Election Commission Speaker

Carol CollinsworthThe Midtown Republican Club got an update on elections yesterday when Carol Collinsworth addressed our group.  An administration technician with the Election Commission, Ms. Collinsworth filled us in on all the changes that have occurred since the last election.

First, there will be a  new chairman. Bill Giannini, who was in charge, is taking a position with the state department of commerce and insurance in Nashville. He will be replaced by Robert Meyers, who has been on the commission for longer than a year. Then, two new Democrats will take the place of Democrats Myra Stiles and James Johnson. Norma Lester, who ran for the Shelby County Commission and lost will replace Stiles. George Monger, a vocal critic of the August 5, 2010, election proceedings, takes the other Democrat spot. He ran at age 18 for the City Council in 2007.

In addition, the legislature has passed a photo ID law that will require every voter to present a valid ID. “A photo ID is not going to disenfranchise anyone,” thinks Ms. Collinsworth. “It will cut down on people who should not be voting.”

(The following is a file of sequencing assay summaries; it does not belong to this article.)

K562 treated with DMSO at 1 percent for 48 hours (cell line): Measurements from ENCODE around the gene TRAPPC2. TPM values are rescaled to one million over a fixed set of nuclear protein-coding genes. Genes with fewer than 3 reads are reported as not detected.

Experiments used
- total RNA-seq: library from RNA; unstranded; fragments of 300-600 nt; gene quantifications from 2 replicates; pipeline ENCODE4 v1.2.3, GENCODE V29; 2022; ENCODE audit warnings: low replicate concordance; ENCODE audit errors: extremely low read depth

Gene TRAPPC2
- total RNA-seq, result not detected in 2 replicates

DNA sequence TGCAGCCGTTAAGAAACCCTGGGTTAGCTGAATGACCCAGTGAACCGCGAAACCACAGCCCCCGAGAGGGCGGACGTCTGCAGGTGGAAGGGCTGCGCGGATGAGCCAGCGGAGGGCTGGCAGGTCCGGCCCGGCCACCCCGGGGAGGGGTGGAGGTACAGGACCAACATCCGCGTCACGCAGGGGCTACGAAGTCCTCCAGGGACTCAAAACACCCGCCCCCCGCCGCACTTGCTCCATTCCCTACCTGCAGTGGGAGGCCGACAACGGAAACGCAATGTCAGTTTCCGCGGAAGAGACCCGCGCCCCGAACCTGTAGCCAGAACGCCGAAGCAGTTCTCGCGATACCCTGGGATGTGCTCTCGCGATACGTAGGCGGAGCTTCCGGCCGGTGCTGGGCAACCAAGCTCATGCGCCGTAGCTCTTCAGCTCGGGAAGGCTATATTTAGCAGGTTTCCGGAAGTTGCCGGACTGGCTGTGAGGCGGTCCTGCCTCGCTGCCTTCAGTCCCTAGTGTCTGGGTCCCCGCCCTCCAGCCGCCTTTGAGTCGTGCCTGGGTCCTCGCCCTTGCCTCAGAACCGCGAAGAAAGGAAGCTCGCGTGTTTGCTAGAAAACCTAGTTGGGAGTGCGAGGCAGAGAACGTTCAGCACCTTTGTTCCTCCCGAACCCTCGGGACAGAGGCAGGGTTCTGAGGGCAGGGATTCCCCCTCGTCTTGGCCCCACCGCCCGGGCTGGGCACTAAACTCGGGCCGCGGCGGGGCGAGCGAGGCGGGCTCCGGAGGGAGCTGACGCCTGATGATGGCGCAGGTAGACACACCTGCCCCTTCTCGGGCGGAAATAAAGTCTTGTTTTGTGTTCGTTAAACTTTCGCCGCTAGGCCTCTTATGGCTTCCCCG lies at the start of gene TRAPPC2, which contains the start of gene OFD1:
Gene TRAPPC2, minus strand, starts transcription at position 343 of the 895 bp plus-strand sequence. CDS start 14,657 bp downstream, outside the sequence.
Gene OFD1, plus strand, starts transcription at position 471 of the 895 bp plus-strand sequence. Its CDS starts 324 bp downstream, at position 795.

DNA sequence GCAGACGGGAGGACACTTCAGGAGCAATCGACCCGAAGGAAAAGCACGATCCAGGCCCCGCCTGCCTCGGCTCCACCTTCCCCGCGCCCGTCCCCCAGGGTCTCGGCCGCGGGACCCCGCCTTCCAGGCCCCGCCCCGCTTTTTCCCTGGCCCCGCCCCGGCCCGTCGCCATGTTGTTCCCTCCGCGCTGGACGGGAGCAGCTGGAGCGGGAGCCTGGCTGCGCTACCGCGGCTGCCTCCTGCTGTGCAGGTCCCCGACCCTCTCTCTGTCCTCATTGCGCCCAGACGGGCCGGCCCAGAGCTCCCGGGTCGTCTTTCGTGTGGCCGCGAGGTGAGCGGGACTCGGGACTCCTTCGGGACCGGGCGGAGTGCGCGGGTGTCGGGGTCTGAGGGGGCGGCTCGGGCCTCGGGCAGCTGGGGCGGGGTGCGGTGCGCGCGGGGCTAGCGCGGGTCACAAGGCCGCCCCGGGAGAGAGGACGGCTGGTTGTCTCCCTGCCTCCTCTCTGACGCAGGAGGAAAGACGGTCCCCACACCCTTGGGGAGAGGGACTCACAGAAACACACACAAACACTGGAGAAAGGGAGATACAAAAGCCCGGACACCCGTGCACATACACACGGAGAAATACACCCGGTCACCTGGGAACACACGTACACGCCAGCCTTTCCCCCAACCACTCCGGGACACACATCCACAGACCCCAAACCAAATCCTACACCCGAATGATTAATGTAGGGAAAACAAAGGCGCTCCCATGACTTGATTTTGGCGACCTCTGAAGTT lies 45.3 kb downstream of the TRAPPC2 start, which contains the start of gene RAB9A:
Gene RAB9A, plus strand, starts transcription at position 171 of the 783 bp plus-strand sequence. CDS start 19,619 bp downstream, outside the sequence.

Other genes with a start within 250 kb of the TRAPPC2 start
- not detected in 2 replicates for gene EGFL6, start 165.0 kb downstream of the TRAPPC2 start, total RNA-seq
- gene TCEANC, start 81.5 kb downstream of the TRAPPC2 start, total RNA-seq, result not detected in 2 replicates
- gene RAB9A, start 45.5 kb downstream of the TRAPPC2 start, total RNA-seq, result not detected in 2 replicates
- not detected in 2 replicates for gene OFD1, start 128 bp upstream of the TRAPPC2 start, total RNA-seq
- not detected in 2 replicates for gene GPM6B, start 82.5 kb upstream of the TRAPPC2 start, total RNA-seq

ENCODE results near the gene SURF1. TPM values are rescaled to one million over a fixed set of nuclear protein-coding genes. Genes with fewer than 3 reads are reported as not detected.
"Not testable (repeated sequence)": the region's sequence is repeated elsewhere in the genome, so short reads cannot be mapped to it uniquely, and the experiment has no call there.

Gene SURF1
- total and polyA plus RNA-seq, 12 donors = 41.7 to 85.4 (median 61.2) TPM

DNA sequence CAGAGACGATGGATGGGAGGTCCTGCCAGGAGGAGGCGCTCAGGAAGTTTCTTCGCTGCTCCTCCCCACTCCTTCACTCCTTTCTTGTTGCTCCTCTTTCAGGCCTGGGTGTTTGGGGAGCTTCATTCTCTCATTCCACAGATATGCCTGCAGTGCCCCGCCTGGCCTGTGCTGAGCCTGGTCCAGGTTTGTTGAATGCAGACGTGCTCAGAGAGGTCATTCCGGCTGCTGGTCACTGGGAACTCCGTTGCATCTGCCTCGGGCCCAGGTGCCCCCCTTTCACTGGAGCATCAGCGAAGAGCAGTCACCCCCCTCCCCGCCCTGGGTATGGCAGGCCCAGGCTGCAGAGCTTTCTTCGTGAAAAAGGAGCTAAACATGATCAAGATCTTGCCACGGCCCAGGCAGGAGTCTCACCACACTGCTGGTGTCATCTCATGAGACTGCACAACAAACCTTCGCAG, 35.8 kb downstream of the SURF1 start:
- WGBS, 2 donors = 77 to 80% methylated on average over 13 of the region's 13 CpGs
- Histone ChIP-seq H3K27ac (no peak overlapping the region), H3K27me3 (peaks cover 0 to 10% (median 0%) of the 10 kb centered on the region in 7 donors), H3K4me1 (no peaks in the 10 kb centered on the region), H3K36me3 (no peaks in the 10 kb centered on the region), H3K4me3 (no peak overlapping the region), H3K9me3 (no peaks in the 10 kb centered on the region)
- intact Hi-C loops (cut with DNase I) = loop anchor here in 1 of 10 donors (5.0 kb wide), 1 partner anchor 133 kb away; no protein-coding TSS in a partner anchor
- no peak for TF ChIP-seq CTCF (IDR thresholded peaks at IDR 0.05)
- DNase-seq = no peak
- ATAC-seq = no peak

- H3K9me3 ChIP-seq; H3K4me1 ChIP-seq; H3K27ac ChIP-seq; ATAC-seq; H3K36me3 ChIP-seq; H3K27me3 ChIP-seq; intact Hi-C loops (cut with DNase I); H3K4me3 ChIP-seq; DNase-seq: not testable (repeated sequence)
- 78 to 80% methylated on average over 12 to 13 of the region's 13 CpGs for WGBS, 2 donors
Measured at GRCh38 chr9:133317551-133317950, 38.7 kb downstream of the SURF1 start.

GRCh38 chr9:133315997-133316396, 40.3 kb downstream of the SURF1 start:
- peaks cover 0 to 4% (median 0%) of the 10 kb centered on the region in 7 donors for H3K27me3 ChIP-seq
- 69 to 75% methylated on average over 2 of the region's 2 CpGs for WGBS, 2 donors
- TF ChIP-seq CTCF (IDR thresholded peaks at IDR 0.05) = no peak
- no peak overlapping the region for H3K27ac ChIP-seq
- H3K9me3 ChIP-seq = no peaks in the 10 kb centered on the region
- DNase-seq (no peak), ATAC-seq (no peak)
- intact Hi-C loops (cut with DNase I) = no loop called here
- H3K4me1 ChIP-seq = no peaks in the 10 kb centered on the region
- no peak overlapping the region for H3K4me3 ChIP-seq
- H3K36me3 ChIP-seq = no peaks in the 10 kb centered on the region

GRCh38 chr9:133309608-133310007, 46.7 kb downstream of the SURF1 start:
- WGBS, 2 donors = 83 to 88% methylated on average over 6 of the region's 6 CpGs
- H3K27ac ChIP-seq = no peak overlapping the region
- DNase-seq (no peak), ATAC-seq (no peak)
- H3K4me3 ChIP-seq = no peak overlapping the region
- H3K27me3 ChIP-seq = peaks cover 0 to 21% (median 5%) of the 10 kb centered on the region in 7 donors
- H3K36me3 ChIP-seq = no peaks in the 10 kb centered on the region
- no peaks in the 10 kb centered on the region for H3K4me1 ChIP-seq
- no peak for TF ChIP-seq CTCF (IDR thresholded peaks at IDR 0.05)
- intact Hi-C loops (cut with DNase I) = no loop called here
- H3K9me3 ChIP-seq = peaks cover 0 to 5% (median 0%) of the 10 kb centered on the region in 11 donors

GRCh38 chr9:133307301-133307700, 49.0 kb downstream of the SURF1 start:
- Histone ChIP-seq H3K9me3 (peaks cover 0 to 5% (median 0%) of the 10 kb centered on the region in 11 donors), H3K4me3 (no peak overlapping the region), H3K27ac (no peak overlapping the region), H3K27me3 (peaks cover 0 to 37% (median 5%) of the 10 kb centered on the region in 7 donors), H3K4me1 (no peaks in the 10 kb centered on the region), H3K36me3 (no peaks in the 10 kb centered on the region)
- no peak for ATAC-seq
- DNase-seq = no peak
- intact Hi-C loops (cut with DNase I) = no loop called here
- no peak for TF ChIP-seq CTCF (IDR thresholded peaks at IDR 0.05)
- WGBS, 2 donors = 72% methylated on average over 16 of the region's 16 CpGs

Collinsworth, who began working for the Election Commission in 2008, feels confident in the voting system. “If you work at the election commission you realize that we can’t rig anything,” she said, referencing the August 5 election. She described the backups to all the votes, the tapes that are saved for years, the safeguards put in place to prevent tampering.

She welcomed, in fact, all the scrutiny the Democrats brought to the August 5 election because she felt confident that there had not been any foul play. “They snapped our pictures as we went into work and took down our license plate numbers,” but it didn’t bother her.

Collinsworth is a full time election commission worker. Now there are fewer than 20 people working, but during elections the number swells to the thousands.

“I encourage you to get involved,” she said. “We try to place you as close to your home precinct as possible. We try to get half Republicans and half Democrats, but in some precincts there is not one Republican – or they may not want to disclose it.”

“We pay $100 for the day and $30 for the mandatory class. Some people choose to donate their money for a group cause. Your group can earn $600 in one day. ” The requirements are you have to be able to work on a computer and you must arrive at the poll at 6 and stay past 7 when the polls close long enough to get everything tallied and the machines packed away.

You can work early voting, too, which pays $12.01 an hour. Good workers are always needed and it is a necessary and beneficial part of being a citizen.

“Besides,” Collinsworth says, “politics is fun!”

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